I give this book a reluctant six out of ten, as it has a lot of good staple recipes but to me, but is far from becoming a regular on my cookbookshelf. It reads more like someone's second draft but with some (considerable) editing, has the potential to be an excellent introduction to bento cooking.
Written by a Westerner for the Western market, this book aims to be an introduction to making healthy, appetizing lunches to go. The recipes chosen are those that appeal to North American tastes and are usually what one thinks about when one thinks bento. The recipes are simple to make and seldom require unusual ingredients. Because it included all the bento staples, from onigiri to tonkatsu, it get's an extra star.
There is a culture here in North America that worries about food spoiling. I mean, we keep eggs in the FRIDGE! This is a side effect of the industrial food system that, despite everyone's best efforts (I'm sure), deadly pathogens creep into our food.
This fear of food spoiling is so deeply ingrained that... well the conversation I had yesterday with a random stranger about cheese. Apparently even leaving brie out on the counter for 20 min. to soften before serving constitutes a call to the health authority and a trip to the hospital. (this is not an actual need, brie is quite safe and tastes best if allowed to soften or ripen for up to several hours, weather dependent, prior to serving.) But the fear we have here is hammered so strongly into our culture that people cannot seem to think clearly about food safety.
Before refrigeration was common, there were many methods to keep food from spoiling. Although pre-industrial revolution statistics are hard to come by, I feel very strongly that the per-capita incidence of food poisoning was a great deal lower than it is today. People knew that cooking meats with salt and vinegar reduced spoilage. There are all sorts of methods that one can employ to keep food fresh at room temperature for at least long enough to call it lunch.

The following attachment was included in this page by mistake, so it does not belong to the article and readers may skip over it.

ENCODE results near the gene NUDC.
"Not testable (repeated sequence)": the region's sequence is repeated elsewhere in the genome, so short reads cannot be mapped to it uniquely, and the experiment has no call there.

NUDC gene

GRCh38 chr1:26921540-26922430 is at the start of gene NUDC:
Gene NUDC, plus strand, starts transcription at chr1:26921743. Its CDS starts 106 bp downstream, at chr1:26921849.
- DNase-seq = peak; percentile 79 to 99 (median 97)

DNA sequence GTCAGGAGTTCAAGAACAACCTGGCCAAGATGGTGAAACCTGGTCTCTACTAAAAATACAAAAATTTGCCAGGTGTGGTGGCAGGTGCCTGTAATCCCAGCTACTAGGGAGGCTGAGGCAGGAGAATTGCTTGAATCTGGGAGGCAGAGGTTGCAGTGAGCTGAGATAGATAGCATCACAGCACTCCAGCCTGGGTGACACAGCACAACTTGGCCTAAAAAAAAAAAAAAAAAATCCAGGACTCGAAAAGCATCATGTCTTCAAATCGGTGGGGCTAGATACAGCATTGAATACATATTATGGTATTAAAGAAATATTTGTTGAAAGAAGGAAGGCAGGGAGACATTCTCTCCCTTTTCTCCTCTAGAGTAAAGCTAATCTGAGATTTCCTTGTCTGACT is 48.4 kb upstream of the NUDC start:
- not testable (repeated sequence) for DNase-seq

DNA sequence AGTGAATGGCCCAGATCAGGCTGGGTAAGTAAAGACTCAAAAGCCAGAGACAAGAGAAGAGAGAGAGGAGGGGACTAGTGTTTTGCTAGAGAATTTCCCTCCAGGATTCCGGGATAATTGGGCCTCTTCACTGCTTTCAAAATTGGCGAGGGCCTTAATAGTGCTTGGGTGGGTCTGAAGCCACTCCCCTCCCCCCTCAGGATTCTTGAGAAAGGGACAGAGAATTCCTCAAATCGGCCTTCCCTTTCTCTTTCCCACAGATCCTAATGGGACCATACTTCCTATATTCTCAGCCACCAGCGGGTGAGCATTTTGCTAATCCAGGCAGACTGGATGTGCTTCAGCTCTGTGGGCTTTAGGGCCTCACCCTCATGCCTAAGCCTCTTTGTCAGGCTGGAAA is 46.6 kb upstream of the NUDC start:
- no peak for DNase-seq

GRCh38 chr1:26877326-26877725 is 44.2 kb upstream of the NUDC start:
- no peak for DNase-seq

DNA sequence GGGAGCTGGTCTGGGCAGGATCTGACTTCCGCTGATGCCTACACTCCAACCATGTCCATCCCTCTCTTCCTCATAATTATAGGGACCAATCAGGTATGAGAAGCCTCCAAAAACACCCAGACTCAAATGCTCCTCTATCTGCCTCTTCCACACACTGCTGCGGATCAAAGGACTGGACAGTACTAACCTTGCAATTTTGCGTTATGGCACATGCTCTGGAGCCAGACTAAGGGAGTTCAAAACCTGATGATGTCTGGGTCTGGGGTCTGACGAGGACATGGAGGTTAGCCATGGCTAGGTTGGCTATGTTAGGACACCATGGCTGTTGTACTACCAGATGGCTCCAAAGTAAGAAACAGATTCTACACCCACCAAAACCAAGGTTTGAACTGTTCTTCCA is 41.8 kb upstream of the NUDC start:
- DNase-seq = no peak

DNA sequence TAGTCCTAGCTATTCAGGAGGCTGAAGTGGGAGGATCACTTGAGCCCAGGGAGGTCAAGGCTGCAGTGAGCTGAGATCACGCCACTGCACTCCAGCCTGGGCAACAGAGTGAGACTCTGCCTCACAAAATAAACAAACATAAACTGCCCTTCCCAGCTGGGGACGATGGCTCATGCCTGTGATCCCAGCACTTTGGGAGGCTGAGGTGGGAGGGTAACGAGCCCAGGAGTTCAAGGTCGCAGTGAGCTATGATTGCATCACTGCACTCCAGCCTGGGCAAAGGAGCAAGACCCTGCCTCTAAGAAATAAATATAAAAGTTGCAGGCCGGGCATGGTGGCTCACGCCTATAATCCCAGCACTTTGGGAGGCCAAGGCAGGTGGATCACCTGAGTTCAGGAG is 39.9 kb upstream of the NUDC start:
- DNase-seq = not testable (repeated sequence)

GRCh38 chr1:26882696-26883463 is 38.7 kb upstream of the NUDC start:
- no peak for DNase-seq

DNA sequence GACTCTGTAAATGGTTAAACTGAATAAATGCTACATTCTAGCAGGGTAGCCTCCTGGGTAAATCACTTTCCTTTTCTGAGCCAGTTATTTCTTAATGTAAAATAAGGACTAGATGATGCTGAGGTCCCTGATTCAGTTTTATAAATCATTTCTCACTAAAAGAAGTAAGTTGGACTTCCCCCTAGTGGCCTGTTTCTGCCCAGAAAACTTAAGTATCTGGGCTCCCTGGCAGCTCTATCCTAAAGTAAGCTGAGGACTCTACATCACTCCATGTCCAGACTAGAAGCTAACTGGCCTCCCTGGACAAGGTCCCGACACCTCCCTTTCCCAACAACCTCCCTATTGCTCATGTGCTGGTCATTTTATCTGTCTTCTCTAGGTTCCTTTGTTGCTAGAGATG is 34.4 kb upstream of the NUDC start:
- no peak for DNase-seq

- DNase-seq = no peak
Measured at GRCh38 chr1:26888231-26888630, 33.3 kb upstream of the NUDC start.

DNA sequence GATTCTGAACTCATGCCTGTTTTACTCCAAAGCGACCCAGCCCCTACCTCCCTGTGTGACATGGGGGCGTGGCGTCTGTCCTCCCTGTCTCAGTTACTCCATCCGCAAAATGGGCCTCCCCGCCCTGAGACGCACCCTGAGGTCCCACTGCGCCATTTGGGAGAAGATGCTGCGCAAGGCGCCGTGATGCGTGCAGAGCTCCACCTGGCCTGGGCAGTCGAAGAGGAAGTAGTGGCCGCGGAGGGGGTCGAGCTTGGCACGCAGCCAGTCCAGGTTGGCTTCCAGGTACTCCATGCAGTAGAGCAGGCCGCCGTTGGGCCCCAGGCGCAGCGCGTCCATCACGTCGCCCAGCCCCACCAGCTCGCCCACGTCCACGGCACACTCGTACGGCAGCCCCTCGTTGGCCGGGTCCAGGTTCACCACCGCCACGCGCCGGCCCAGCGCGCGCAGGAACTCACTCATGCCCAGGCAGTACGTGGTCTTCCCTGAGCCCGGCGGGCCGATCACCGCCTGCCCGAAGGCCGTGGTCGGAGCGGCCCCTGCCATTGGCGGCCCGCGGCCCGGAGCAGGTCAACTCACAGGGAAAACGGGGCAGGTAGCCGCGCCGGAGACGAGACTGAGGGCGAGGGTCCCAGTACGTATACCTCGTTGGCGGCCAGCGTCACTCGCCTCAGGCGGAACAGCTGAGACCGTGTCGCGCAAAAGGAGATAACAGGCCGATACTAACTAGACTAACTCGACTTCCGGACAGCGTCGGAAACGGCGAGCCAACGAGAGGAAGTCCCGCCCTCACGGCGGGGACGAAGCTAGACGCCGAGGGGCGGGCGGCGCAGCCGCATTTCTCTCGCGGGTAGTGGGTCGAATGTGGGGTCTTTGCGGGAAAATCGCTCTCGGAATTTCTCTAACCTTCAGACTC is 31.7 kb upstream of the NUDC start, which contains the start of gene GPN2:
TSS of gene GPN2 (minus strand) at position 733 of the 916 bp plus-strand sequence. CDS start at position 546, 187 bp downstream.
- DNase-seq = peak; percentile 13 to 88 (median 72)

Problem these days, is that most people in the West don't know about them.
Hello, Bento! is all about cooking up some food, plopping it in a box, and eating it for lunch. And yet, many of the recipes have reduced salt content compared to the traditional foods these are based on. There is no discussion on how to keep your bento lunch safe. (see JustBento.com for a nice overview on how to do this).
For me, not including Health and Safety in a bento cook book is tantamount to a crime!
The recipes included are the basic bento staples. Everything on how to wash rice, to tonkatsu are included. Some of the ingredients are a little hard to come by, but can be ordered via Amazon.com if you live in the US and don't have a near by Japanese grocer. Those of us in Canada are a little less lucky (unless you can tell me a good place to mail order Japanese ingredients within Canada, please!).
The instructions in most of the recipes are a bit hard to follow even if you are familiarly with Japanese cooking. The sentence structure and general language usage is, well, as bad as mine. But then again I'm seriously dyslexic and this is a blog. This is little better than a second draft. You don't actually have to pay me to read this (all four of you). A published book usually requires higher standards (even an ebook).
Vegan friendly?: some is, some isn't. It's up to the educated young vegan about town to decide which recipes are animal friendly. There are very few indications within the book itself
Allergy Friendly?: sigh, I would have to say no. The recipes in this book are not easily modified for people with allergies. Many of the ingredients such as soy act to preserve the food, as well as add flavour. Because of the safety issues surrounding bento lunches and the lack of information included in this book, it makes it difficult to adjust for allergies.
On the whole, I feel this book needs to be reworked. It has some great ideas in it, but the work is rather shoddy and basically yells self-published rush job. But, if it could be expanded and edited properly, it has the makings of a fantastic cook book.
Hello, Bento! - A Collection of Simple Japanese Bento Recipes
by Cooking Penguin
ebook format only at the moment
6 out of 10